His next concern is that the use of ARNPs will create a two-tiered system of care.  He may well be correct, but I submit that a two-tiered system will be a giant leap forward from the myriad of tiers that are currently in play.  The bottom tier is ER only, then we inch up to free clinics, people with some kind of insurance who can get private care, people with good insurance,great insurance, top-notch insurance, and people with so much money that they can afford the best.  How many tiers would that be?  Just imagine the differences in outcomes…….

Medicine is under the spotlight.  Medical costs are cringeworthy, as are many medical outcomes.  This is the wrong time to start a fight in the house, Doc.  Just sayin’.

This is an open thread.

 

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14 Responses to "Remain Calm, Etc: The Unreasonable Facsimiles"

When I have gone into the BCBS website under the find a physician portion I’ve seen a few NPs listed. In addition, looking through the plan brochures I saw that when listing payments for primary care doc visits, the reimbursement rate is indeed lower for NP’s than for the docs.

Physicians do not want to practice primary care. A fellowship of maybe two years length would double or triple their salaries.

@2: That’s a shame because there is a need for them, but if NP’s can fill the bill, why not? I would be just as comfortable with them.

TWO ITEMS:

I’ll be posting tomorrow for Friday and the weekend, I’m going to make it a Weekend Light Fare post.

2nd: Has anyone had any experience with Internet Explorer 11? My Windows updates keeps bothering me about installing it and I can’t make the notice go away.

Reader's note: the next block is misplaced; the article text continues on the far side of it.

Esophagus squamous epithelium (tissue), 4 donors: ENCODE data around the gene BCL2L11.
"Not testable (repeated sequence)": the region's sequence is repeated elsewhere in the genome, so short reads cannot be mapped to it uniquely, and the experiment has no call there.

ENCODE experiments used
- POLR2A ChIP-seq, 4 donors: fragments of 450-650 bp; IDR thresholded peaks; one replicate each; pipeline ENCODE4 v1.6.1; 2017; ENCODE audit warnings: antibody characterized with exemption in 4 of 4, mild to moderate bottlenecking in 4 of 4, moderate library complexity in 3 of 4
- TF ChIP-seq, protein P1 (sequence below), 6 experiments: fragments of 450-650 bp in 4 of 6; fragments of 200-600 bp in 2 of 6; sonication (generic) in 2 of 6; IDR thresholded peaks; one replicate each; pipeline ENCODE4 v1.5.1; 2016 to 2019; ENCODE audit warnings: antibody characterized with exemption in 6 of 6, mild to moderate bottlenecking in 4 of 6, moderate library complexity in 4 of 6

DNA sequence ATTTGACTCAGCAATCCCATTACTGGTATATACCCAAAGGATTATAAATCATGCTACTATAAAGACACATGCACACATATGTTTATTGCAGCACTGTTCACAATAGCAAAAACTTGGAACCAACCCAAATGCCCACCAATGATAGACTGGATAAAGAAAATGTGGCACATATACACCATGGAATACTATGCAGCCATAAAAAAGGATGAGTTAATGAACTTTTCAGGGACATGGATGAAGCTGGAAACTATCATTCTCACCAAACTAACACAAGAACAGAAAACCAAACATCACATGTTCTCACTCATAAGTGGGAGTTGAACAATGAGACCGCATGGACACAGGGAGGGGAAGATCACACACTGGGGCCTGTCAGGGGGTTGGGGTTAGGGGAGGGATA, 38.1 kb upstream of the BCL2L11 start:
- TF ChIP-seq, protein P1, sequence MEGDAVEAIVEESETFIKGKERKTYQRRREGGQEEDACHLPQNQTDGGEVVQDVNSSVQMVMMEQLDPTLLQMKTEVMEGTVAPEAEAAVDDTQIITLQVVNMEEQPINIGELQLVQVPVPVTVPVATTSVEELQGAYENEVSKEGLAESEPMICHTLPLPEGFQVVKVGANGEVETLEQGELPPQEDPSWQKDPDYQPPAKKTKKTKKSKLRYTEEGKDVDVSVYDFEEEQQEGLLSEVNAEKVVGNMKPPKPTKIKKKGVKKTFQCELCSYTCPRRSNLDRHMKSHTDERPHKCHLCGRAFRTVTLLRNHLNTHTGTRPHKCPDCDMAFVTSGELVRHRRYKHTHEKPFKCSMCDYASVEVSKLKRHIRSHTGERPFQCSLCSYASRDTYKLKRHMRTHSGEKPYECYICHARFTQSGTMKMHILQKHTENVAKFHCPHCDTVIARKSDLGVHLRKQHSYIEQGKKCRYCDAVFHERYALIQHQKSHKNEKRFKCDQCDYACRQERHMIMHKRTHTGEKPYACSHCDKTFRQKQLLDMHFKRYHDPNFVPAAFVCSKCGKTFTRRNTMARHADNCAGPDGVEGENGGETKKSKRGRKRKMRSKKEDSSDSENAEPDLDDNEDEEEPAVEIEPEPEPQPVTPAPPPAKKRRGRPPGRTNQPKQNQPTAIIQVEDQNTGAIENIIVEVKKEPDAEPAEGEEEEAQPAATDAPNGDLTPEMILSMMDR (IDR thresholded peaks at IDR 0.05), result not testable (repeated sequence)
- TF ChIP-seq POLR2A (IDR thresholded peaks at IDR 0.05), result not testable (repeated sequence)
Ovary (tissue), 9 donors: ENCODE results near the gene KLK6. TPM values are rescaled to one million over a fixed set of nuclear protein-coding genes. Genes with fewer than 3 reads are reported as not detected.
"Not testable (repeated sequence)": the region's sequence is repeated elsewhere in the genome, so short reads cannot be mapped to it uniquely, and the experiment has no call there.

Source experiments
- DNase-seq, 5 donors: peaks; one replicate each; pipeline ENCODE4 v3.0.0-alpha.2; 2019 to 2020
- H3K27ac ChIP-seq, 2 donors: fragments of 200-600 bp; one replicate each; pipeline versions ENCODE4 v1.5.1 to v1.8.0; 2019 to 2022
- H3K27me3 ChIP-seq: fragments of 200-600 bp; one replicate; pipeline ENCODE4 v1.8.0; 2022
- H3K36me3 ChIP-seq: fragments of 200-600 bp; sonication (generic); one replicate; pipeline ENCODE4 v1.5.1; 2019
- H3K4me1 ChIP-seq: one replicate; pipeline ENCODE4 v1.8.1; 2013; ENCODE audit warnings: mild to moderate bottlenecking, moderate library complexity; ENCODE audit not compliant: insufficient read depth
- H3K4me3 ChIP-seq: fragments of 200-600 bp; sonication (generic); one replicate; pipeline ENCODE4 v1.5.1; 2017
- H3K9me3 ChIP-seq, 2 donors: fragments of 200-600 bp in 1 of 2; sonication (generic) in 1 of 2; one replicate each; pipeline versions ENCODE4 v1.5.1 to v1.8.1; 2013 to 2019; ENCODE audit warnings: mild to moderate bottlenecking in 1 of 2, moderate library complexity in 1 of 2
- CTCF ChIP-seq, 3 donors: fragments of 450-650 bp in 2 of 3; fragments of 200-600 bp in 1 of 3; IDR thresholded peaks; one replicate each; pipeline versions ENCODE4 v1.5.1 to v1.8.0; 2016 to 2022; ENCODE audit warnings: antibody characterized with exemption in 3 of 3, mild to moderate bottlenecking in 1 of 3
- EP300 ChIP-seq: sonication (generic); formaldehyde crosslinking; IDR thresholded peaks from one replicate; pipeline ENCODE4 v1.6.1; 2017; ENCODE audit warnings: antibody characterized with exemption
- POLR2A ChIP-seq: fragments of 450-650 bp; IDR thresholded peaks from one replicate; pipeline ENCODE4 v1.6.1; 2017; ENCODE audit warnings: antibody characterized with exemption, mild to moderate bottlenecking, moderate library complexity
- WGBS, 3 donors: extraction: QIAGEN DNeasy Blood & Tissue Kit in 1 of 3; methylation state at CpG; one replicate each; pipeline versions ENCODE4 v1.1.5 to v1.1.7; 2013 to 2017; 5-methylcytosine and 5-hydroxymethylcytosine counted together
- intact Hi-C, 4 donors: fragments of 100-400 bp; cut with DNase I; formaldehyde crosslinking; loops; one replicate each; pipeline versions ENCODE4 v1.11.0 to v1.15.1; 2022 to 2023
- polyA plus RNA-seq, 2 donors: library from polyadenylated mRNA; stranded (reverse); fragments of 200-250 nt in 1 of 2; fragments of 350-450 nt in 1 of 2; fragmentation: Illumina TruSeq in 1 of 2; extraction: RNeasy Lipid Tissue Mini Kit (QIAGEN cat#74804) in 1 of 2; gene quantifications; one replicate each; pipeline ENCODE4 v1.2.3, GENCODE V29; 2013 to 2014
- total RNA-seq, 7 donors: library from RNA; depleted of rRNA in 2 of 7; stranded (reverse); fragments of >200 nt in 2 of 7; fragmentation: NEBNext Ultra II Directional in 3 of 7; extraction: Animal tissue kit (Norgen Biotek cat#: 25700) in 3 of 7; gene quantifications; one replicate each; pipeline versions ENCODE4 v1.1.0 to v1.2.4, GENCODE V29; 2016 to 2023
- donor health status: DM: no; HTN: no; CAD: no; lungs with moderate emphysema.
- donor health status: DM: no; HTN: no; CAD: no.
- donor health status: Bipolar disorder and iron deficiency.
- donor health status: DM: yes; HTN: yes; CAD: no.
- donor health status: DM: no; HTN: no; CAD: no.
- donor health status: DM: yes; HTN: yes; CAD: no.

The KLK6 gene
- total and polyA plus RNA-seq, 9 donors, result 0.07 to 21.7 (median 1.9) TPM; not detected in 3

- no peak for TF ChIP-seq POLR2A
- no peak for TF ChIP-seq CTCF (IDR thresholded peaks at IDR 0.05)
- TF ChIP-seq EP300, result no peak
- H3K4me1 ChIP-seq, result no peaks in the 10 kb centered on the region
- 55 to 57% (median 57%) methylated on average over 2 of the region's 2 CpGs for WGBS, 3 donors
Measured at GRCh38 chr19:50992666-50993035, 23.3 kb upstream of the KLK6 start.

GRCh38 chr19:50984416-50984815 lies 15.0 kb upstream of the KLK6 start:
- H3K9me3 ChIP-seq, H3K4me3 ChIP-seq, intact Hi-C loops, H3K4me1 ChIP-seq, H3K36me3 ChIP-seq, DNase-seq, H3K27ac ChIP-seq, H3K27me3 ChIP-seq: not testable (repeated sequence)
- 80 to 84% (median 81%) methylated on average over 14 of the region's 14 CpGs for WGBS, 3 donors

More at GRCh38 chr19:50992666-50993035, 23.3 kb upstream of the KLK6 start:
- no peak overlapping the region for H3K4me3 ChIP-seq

Not a clue. Sorry.

Okay, thanks chat. Maybe someone else will have some experience with it.

Whoa, Vlad. The women of Russia may not be too happy with that one, either,

DYB@7: Just saw that on the news. Incredible.

The Russian media may not even report his comments. Most of the media is very much controlled by the state and the level of propaganda is enormous. Imagine having access to nothing but Fox News. Now imagine there are about 20 Fox News outlets.

It’s a little different in large cities. There is still *some* independent media there (mostly press), but they are constantly harassed. And much of the general public, much like so much of the US public, prefers to believe what they hear from “Fox.”

@10: A skulk of Foxes? Have mercy.

DYB@10: Geez, just like the old days eh?

Chat, very interesting post. I am all for NPs. I think a lot of them are better care providers than many doctors. I hope you have a fun week!

I saw what Vlad said about Hillary. I seriously think he is an evil person, and a misogynist of the first degree.

Fredster, look forward to your fun posts!

I’m off for the weekend. See y’all Monday.